(136) A woman placed in the hand of her husband by confarreation is not, for this reason, at present, released from paternal authority unless the ceremony of coemption has been performed; for it is provided by the Lex Asinia Antistia enacted during the Consulate of Cornelius Maximus and Tubero, with reference to priestesses of Jupiter being in the hand of their husbands as far as relates to the sacred rites; but in all other respects they are considered as not being under such restraint. Where, however, women are placed in the hand of their husbands by coemption, they are released from parental control; and it makes no difference whether they are placed in the hand of their husbands, or in that of strangers; although those alone are considered to occupy the place of daughters who are placed in the hand of their husbands.
(137) Women placed in the hand of their husbands by coemption cease to be subject to this authority in the same way as daughters under the control of their father; that is to say, either by the death of him in whose power they are, or because he has been interdicted from water and fire.
(137a) They also cease to be in the hand of their husbands by remancipation; and if emancipated after a single sale they become their own mistresses. A woman who has concluded a coemption with a stranger by way of trust, can compel him to sell her again to anyone whom she may select; but one who has been sold to her husband, in whose hand she is, cannot compel him to do so, any more than a daughter can compel her father, even though she may be an adopted daughter. A woman, however, can, by serving notice of repudiation, force her husband to release her, just as if she had never been married.
(138) As persons who have been sold in this way are considered to occupy the position of slaves, if they should be manumitted either by the prætor, or by enrollment in the census, or by will, they become their own masters.
(139) In this instance, however, the Lex Ælia Sentia does not apply. Therefore, we do not require the party who manumits, or the one who is manumitted, to be of any particular age; and no attention is paid to whether the party granting the manumission has either a patron or a creditor; and not even the number prescribed by the Lex Fufia Caninia is considered with reference to persons of this description.
(140) But even if the party having possession of the one who is sold should be unwilling, the latter can obtain his freedom by being enrolled on the register of the census; except in the case of one whom his father has mancipated under the condition that he should be again sold to him; for, in this instance, the father is considered to have reserved, to a certain extent, his own power for himself which he received by mancipation. And, indeed, he is not said to have received his freedom by enrollment on the register of the census, against the consent of the party who holds him in mancipation, if his father gave him up as the result of a noxal action; for instance, where his father has been condemned on account of a theft committed by his son and has surrendered him by mancipation to the plaintiff, for then the plaintiff holds him instead of the payment of a sum of money.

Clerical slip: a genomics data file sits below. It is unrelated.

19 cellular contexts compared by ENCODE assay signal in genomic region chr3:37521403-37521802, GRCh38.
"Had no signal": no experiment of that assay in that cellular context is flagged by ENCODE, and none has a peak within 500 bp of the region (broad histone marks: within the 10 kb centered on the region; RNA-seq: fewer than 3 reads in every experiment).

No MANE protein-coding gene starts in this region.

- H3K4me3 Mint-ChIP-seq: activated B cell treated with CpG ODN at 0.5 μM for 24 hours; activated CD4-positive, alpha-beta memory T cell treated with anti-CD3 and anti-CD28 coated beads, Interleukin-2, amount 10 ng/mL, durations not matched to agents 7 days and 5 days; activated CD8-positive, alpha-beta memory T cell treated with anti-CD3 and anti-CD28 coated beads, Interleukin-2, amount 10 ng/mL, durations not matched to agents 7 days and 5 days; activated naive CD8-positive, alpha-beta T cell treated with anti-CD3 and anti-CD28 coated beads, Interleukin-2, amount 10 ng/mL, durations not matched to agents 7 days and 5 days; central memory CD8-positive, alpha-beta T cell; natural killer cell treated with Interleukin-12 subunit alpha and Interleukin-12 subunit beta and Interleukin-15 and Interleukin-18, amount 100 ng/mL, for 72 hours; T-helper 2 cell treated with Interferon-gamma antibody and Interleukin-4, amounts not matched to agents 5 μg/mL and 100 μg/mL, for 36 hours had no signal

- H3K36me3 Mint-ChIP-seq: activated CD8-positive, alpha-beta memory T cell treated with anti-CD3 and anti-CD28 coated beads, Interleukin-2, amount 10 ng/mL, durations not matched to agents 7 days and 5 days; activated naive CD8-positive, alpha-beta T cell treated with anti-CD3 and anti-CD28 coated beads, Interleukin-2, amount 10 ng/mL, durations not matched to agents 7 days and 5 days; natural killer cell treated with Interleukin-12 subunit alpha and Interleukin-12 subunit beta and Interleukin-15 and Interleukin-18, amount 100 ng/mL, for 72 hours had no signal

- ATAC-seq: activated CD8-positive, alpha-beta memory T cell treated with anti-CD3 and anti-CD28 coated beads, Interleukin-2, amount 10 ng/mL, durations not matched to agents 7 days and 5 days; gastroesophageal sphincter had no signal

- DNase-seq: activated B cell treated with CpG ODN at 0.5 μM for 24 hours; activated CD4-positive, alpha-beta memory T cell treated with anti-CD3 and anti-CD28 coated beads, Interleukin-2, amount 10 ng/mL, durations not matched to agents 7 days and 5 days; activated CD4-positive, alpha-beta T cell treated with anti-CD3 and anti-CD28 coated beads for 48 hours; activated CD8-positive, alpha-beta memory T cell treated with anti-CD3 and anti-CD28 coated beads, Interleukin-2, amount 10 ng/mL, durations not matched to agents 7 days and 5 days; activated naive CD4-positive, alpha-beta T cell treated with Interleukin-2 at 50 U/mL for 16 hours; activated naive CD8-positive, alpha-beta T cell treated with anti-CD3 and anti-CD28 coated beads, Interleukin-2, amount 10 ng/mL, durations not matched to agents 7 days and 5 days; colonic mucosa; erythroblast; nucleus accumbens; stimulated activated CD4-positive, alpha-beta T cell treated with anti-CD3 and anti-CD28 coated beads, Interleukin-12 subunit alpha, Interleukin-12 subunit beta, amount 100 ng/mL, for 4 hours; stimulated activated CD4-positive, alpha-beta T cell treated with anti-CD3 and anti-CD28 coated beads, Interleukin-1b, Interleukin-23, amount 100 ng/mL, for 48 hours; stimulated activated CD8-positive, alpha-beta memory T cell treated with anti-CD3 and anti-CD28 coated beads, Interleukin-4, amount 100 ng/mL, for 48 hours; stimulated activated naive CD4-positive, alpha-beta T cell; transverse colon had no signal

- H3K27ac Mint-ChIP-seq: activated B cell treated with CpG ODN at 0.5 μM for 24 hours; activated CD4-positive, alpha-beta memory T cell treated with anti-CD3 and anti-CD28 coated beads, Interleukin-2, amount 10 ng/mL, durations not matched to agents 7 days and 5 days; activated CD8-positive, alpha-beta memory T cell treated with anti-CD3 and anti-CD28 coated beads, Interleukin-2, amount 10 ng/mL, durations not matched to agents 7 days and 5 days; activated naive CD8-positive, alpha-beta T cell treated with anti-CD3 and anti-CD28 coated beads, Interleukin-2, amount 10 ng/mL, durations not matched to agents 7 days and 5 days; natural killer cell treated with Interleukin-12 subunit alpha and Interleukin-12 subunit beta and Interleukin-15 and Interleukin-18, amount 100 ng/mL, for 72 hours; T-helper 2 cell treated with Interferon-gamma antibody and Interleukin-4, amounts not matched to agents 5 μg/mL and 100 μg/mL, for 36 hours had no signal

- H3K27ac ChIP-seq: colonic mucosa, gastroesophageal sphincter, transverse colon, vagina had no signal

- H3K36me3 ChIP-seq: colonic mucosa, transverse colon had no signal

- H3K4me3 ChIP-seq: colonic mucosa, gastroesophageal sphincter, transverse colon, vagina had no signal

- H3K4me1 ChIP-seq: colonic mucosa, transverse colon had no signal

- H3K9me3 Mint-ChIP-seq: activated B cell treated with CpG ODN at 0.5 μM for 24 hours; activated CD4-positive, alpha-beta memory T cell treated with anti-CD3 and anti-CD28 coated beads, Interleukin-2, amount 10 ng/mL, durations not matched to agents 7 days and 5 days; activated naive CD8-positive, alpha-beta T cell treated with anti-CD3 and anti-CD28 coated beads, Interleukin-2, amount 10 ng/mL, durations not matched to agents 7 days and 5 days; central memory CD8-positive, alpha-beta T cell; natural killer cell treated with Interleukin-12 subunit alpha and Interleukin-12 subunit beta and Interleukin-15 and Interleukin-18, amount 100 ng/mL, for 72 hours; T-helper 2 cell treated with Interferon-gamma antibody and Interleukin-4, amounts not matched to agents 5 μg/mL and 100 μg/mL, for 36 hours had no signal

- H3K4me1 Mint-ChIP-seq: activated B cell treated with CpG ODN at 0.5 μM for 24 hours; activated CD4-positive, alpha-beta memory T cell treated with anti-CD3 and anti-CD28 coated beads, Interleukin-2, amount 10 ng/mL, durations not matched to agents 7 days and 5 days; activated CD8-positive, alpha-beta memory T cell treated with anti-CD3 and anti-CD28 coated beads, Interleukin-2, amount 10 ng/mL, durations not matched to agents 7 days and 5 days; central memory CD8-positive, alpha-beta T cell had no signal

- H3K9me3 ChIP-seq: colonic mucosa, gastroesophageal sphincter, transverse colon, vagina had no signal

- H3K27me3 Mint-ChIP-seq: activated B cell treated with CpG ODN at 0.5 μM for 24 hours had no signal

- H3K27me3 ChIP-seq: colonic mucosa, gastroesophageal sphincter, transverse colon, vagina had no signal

(141) In conclusion, we observe that no insulting act should be committed by us against persons whom we hold in mancipation; otherwise, we shall be liable to a suit for injury committed. And, indeed, men should not be retained for any length of time in this condition, but, for the most part, as a matter of form, and only for an instant, unless the parties are mancipated on account of a noxal action.
(142) Let us now pass to another division. For persons who are neither subject to paternal authority, nor are in the hand, nor are held in mancipation by another, may still be under guardianship or curatorship, or may be free from either of these restrictions. Let us first consider those who may be under guardianship and curatorship; for then we shall understand who the other persons are who are subject to neither of these restraints.
(143) And, first, let us examine those who are under guardianship.
(144) Parents are permitted to appoint testamentary guardians for their children who are subject to their authority, who are under the age of puberty, and of the male sex; and for those of the female sex, no matter what their age may be, and even if they are married; for the ancients required women, even if they were of full age, to remain under guardianship on account of the levity of their disposition.
(145) Therefore, if anyone appoints a guardian for his son and daughter by will, and both should arrive at the age of puberty, the son will cease to have a guardian, but the daughter will nevertheless remain subject to guardianship; for it is only under the Lex Julia et Papia that women are released from guardianship by the birth of children. Those whom we speak of do not include Vestal Virgins, whom the ancients desired to be free on account of the honor of the priesthood; hence this was provided by the Law of the Twelve Tables.